For a week after young Ruthie Rosenblum’s mom left, she and her dad holed up in their house—the small Victorian with wraparound porch and mezuzah on the doorpost. Neighbors stopped by with Jell-O molds and lasagnas, as if there had been a death or something. Members of the Congregation B’nai Emet Sisterhood visited, morning, noon, and night, bringing chopped liver, chicken soup with kneidlach, brisket, and cinnamon babka. Most of the women greeted Ruthie and Dad with a silent nod or a pitiful “Sorry” and headed straight for the kitchen with their casserole dish or pie plate. The president of the sisterhood arrived first. She patted Dad’s hand, her cracked, dry lips collapsing into a gloomy frown. “Gave her the best years of your life,” she said. Her pity made it seem it was all downhill from here.
Ruthie hugged her knees on a chair, surprised none of the yentas covered the mirrors and tore Dad’s shirt as if he were in mourning. They huddled in the archway from the dining room to the parlor, conversing in hushed tones. Ruthie strained her ears and caught a smattering of words: “doctor,” “no doubt,” and “affair.” She suspected they were whispering that they weren’t surprised her mother had left, that they were shocked she’d stuck around as long as she had. She let them believe what they wanted but worried that their malicious talk might make Dad turn against her too. She watched red lips stretch, form syllables like, “What woman wouldn’t trade in this for that doctor?” And “so handsome.” Ruthie wished Dad would grab the women by the scruffs of their blouses and shove them out the front door.
They shook their heads, “tsk-tsk-tsk,” at Ruthie in her maroon checked jumper. Ruthie tried to suck in her cheeks, but they still pinched. Ruthie didn’t need these women, if all they had to offer was pity.
Ruthie sat in the parlor with white tights and black patent leather shoes dangling under a TV table, The Colchester Telegram, and a plastic egg filled with Silly Putty. She pressed a wad of the stuff onto a front-page photo of President Carter and then stretched the image from ear to ear until he looked like the guy from the cover of Mad magazine. She held it up and looked around, reflexively opening her mouth to call, “Look, Mom!” Only, she caught herself and the halting sounded like a phonograph needle yanked off a spinning record.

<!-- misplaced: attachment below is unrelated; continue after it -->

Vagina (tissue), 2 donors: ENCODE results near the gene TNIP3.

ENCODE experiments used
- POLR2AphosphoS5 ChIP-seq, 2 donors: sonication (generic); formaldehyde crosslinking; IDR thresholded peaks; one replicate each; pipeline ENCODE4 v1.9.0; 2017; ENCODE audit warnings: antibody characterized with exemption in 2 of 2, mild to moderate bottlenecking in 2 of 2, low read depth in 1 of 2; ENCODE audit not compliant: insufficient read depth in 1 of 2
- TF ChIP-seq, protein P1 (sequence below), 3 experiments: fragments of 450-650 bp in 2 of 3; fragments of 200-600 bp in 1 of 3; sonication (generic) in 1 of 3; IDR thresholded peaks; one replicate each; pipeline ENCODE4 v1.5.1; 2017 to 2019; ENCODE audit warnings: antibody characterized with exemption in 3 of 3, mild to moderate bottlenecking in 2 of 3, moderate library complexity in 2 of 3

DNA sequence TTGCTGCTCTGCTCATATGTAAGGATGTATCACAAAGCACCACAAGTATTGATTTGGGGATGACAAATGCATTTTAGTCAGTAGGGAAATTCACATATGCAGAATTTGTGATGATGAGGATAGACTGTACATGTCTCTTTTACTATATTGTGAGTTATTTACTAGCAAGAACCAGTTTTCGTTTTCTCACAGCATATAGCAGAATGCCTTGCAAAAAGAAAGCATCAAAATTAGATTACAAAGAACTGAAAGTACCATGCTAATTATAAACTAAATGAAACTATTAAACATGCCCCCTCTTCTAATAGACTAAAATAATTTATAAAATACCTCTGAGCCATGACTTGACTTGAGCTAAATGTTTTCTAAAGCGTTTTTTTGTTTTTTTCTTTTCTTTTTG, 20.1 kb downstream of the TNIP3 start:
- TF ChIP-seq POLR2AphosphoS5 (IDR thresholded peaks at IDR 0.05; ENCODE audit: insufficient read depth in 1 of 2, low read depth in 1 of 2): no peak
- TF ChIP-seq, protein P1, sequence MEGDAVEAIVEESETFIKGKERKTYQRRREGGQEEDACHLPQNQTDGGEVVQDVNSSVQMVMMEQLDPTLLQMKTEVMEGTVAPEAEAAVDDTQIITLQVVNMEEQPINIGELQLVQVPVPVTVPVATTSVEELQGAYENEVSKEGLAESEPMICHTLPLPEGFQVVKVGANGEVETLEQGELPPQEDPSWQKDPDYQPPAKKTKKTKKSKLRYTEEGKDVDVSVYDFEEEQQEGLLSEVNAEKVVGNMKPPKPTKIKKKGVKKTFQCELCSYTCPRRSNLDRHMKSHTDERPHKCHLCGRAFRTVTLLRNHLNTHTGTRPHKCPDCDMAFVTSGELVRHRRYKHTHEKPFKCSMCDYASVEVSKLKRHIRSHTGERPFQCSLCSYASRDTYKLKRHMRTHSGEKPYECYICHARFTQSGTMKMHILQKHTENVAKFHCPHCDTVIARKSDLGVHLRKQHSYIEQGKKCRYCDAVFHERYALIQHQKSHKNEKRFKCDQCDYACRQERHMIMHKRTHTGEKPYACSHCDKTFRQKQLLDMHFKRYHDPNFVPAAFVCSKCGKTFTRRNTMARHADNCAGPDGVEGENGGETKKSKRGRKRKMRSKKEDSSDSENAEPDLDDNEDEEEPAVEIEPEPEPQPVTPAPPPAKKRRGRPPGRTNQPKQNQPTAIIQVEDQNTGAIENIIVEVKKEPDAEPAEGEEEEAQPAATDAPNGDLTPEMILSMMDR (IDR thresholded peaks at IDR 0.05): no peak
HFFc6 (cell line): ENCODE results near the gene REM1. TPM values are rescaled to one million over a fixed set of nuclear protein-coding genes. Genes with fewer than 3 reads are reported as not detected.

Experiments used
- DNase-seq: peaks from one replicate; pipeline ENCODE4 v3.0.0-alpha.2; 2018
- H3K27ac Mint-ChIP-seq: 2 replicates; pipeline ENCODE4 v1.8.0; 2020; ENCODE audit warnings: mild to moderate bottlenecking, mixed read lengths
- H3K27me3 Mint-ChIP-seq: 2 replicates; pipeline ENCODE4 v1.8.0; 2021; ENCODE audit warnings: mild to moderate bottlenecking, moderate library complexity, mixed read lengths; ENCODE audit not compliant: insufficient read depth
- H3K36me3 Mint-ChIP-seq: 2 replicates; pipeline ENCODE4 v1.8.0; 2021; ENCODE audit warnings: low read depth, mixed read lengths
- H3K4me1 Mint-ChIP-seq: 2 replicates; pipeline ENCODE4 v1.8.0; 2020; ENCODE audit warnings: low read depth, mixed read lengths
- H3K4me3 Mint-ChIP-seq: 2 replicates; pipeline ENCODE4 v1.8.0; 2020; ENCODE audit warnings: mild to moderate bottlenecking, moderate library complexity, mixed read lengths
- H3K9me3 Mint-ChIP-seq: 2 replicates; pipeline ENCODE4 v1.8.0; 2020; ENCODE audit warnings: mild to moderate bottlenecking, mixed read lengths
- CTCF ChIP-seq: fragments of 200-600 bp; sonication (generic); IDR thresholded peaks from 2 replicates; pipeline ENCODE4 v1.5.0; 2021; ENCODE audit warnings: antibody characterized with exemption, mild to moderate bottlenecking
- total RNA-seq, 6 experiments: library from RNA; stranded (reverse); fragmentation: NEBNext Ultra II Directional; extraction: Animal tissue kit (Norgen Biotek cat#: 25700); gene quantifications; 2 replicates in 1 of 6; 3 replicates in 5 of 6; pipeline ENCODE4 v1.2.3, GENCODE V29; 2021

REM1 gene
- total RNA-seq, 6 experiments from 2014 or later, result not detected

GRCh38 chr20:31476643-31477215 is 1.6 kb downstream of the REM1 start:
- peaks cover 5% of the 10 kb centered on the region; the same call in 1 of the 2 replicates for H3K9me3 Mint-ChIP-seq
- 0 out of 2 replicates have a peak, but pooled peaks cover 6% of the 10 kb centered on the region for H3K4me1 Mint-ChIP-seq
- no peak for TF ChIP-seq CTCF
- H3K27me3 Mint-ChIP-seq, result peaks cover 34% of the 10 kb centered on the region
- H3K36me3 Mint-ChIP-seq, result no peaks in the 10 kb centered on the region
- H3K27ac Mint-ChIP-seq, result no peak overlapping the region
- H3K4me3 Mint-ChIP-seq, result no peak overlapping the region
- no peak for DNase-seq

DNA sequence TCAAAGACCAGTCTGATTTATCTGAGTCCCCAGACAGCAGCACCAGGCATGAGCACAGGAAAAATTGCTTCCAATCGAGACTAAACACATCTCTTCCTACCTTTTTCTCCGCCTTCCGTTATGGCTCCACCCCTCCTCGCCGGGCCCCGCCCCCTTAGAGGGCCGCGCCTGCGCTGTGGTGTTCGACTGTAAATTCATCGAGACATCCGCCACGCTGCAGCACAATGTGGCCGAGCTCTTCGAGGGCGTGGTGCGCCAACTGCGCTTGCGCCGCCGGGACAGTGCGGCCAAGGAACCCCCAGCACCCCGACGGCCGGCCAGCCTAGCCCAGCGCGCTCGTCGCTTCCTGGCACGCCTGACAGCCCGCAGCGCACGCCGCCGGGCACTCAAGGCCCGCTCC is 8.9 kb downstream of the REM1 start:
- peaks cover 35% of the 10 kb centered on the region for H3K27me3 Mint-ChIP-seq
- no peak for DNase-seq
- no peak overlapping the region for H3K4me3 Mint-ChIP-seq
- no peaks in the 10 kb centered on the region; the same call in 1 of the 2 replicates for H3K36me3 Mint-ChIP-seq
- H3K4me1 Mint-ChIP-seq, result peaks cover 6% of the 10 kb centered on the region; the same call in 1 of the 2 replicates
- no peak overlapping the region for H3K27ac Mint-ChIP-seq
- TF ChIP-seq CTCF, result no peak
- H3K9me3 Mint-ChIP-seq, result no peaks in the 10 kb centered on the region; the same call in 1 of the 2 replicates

Dad moved closer to her. A hot, prickly feeling climbed her neck, invading her cheek. Ruthie placed the Silly Putty on the TV table. Without warning, she yanked the paper over the Silly Putty like a sheet over a corpse’s face.
It took him a few seconds to react. He cleared a catch in his throat, sat on the sofa next to Ruthie, and placed his hand on her head. “Here I am.”
She nestled her scalp into the palm of his hand. Her heart slowed for a moment. Mom had cradled and rocked her when she was smaller. She had braided Ruthie’s hair, tied her shoes, and packed her lunchbox for school. The last time Mom played with Ruthie’s hair was the day she picked up everyone but Ruthie in the Hebrew School carpool. It took dropping off her twin cousins and the Goldstein kids before Mom even realized Ruthie wasn’t jumping around in the way back. When the station wagon finally screeched into the synagogue parking lot, Ruthie was shivering, crouched on one of the parking blocks, chewing the inside of her wool scarf. Mom leaned on the horn to get Ruthie’s attention and signaled her to get in the front seat. Sure, Mom was a little frazzled, but that’s why she listened to inspirational cassettes in the car, which was even more boring than Hebrew School, and that day was no exception. Ruthie got into the car, still shaking and upset for being left in the cold—literally.
Mom said, “Sorry. All those kids jumping around in the backseat, I thought you were one of them!” She reached over and tucked one of Ruthie’s curls behind her ear. Ruthie smacked Mom’s hand away as the intense recorded voice cut through the air. “…You and I want our lives to make a real difference—to contribute to the quality of life in the world. We know there’s no satisfaction in merely going through the motions. In fact, you and I want to make the world work—”
“Do I have to listen to this?” Ruthie bashed the tape recorder stop button.
“If not you, who? If not now, when? If not here, where?” Mom recited like the Pledge of Allegiance. “This Erhard Seminars Training is helping me find my true self—to figure out ‘who we are.’ It’s all about the transformation, you know, how life is a creative expression.” She pressed play on the tape deck.
Ruthie buried her face in her scarf and stewed.
“When you look at making the world work, you are confronted by, and cannot pass over the fact that each year fifteen million of us die as a consequence of starvation,” Mom’s idol continued on the tape. “This unparalleled failure for humanity enables us to see that the world’s unworkability is located in the very condition in which we live our lives. Thus, it is not people out there who are starving; people are starving here—in the space in which you and I live.”
“He’s not kidding!” Mom said. “Are you starving too? What do you want for dinner tonight?” And she turned off the recording.
It annoyed Ruthie at the time, but thinking back on this moment now, it annoyed her even more that she appreciated her mom’s dark humor.
Then, the emptiness at the thought of Dad alone in charge pushed beyond her memory of Mom—like her heart chiseling its way out from behind her ribs.